You could see a local attorney to find out if under your state's tort law you might have a claim here for negligence against Prudential. The problem that I see, though, is that if the answer is clearly in the plan documents it is likely that you would be expected to have looked at those and you'd have had the right answer. Since the plan documents should have been readily available to you, relying on the customer service people may not have been reasonable in the sense meant by the law. But you can discuss that with the attorney to see how that might impact things. Many civil litigation attorneys give free initial consultations, so you'd only lose a little time.

 

In the end, though, if you can do the rollover, that's probably your best solution to this. 

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Thank you so much Tax_Counsel.  You have been a great help.  So....If I roll over the  monies into the IRA that you speak of, the the 2017 tax laws take effect and I would not need to pay the penalties until 2021 (for 2020 tax  season) correct?

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9 hours ago, Bschade3 said:

Thank you so much Tax_Counsel.  You have been a great help.  So....If I roll over the  monies into the IRA that you speak of, the the 2017 tax laws take effect and I would not need to pay the penalties until 2021 (for 2020 tax  season) correct?

 

You left the job this year (2019) and triggered the repayment requirement. If you don't timely repay the loan, the loan amount still owed is deemed a distribution of that amount to you for 2019 unless you roll over the loan amount into an IRA or other qualified retirement plan by the due date (including extensions) for filing your 2019 return. So if you get the extension to file to October 15, 2020 you'd have until then to do the roll over. If you fail to make the rollover then the loan ends up as a distribution for 2019, with the result that you have income in that amount for 2019 and would also be subject to the early withdrawal tax if you were not at least age 59½ on the date of the deemed distribution.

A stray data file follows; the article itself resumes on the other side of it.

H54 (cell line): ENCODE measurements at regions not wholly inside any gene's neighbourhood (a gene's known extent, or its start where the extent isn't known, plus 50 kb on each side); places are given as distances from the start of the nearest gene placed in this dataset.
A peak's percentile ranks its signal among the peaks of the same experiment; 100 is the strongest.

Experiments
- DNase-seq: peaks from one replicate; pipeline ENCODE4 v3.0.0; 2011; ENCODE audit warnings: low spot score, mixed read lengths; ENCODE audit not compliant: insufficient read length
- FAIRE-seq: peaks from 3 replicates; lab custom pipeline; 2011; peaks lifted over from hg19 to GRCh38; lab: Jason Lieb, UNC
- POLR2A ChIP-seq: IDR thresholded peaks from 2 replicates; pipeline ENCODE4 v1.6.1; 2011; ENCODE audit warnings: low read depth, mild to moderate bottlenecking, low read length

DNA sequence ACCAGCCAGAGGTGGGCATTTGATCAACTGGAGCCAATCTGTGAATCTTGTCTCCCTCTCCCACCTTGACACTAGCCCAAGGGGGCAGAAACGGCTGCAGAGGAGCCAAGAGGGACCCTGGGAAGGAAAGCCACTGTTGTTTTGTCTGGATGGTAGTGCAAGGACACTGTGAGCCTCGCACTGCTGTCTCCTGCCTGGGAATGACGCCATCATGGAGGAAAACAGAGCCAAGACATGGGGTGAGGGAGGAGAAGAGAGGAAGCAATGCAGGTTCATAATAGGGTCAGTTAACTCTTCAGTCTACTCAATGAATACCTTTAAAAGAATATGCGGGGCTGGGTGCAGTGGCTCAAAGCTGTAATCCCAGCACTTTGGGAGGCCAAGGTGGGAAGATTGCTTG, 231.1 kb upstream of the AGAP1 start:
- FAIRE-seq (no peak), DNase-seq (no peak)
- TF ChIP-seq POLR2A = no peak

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1 hour ago, Tax_Counsel said:

 

You left the job this year (2019) and triggered the repayment requirement. If you don't timely repay the loan, the loan amount still owed is deemed a distribution of that amount to you for 2019 unless you roll over the loan amount into an IRA or other qualified retirement plan by the due date (including extensions) for filing your 2019 return. So if you get the extension to file to October 15, 2020 you'd have until then to do the roll over. If you fail to make the rollover then the loan ends up as a distribution for 2019, with the result that you have income in that amount for 2019 and would also be subject to the early withdrawal tax if you were not at least age 59½ on the date of the deemed distribution.